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(Original post by theone)
Although it gives you a broader education (and looks impressive) surely those candidates will find A-Levels harder, because of the step up will be greater than if they were a bit more 'specialist'.
Most A* grade people would still make the time and have the ability to look at what they want to do for A-level in more detail though.

I do appreciate that most people want to do stuff other than work, which is why most people don't do 13 GCSEs.
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devilschild
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#107
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last year someone from my school with 11 A* and 5 A's at A level got rejected by cam so i think a lot must go on the interview. it seems that every1 applying there has such similar grades that they dont really count for anything. ive applied to do natsci and have 10 A* 2 A's at GCSE, 4 A at AS (including 100% in 10 modules) but im still pretty scared bout whether i'll get in cos i have no idea what to expect in the interview.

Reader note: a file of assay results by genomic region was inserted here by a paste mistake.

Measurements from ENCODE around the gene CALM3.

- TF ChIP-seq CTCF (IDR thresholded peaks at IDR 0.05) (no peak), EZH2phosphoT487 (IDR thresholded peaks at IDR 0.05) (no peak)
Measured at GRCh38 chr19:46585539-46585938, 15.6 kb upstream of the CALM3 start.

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Ben.S.
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#108
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(Original post by devilschild)
last year someone from my school with 11 A* and 5 A's at A level got rejected by cam so i think a lot must go on the interview. it seems that every1 applying there has such similar grades that they dont really count for anything. ive applied to do natsci and have 10 A* 2 A's at GCSE, 4 A at AS (including 100% in 10 modules) but im still pretty scared bout whether i'll get in cos i have no idea what to expect in the interview.